KOTA KINABALU: Cancer-ridden Puntung (pic), one of the last few Sumatran rhinoceros in Malaysia who captured global attention in recent months, was put to sleep early Sunday at the Tabin wildlife reserve in Sabah’s east coast Lahad Datu.
The decision to put Puntung to sleep was made after its keepers realised that it was having breathing difficulties and bleeding through the nostrils.
Keepers Wilson Kuntil, Hassan Sani and Samad Gubin had observed that Puntung was sleeping for most of the week at its forest paddock as they watched it round the clock.
“The carcinoma (skin cancer) had been growing rapidly in size and there were clear signs that Puntung was experiencing significant breathing difficulties,” Sabah Wildlife Department director Augustine Tuuga said in disclosing the decision to put Puntung to sleep.
“In our consultations with our rhino reproduction advisers at the Leibniz Institute for Zoo and Wildlife Research in Berlin and others, the decision was taken to end her growing discomfort and bring forward the planned date of the procedure.
“Previously, we were targeting June 15,” he said.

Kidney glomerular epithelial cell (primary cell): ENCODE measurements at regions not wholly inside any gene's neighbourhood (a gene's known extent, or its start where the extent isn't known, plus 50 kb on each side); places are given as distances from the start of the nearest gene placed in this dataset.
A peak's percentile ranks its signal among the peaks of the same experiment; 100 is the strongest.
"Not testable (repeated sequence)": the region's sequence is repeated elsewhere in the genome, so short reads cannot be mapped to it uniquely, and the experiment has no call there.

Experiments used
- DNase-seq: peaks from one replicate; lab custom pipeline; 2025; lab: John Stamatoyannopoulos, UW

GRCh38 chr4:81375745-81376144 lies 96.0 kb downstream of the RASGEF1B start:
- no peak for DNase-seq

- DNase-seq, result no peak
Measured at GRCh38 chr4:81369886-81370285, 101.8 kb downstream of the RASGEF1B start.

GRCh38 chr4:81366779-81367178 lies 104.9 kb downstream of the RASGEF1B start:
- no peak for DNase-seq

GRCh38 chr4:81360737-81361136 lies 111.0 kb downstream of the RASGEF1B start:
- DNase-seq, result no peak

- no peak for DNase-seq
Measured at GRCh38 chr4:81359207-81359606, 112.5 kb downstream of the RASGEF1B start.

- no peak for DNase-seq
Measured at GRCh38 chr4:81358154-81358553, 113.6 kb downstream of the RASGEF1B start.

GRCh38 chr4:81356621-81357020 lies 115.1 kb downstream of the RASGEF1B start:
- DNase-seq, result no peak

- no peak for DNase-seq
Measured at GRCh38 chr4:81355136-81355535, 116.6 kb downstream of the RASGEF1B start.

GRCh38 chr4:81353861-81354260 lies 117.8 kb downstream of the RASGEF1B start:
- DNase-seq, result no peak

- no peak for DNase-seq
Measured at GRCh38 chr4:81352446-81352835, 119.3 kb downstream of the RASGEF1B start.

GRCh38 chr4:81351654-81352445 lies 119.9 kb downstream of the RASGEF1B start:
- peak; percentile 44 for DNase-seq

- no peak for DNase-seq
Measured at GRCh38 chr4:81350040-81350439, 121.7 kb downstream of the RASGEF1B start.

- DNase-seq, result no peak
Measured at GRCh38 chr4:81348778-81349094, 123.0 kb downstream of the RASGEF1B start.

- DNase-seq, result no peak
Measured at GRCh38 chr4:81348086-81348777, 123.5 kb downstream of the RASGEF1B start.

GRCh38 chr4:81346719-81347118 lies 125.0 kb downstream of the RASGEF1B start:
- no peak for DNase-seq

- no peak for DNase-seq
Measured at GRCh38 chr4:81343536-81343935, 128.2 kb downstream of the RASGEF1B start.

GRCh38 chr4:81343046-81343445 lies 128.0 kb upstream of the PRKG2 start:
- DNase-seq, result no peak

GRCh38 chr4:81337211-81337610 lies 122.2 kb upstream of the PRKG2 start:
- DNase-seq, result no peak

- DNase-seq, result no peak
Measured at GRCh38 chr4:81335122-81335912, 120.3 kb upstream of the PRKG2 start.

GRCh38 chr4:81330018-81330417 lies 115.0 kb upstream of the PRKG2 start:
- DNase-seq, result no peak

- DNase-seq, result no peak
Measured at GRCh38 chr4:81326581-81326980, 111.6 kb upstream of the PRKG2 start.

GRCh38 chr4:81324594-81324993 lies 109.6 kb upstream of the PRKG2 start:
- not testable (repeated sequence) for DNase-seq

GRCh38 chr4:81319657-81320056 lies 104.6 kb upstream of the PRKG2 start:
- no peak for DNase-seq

He said Puntung’s ovaries were immediately harvested and rushed to the Agro-Biotechnology Institute in Serdang to contribute to the survival of her species.
Tuuga also said that Indonesian reproductive specialist Prof Arief Boediono had arrived from Jakarta and is ready to recover egg cells from the ovaries.
“If any oocytes (eggs cells) can be retrieved and matured, frozen sperm from the male rhino Tam will be thawed for intra-cytoplasmic sperm injection by Prof Arief,” Tuuga said.
Tissue samples from Puntung are also being provided to Malaysian institutions so that her genome can be preserved through cell culture.
He said about 11 keepers had watched over Puntung in recent months, and they included Rasaman Jaya, Marikus Suyat, Justine Sagunting, Joseph Stimon, Ronald Jummy, Davidson Kuntil and Alvin Erut, with Dr Zainal Zahari Zainuddin in charge.
Puntung had a tooth extraction earlier this year and responded well to treatment but the cancer spread rapidly over the last two months.
Sumatran rhinos are considered extinct in Malaysia because they have not been seen in the wild for over a decade.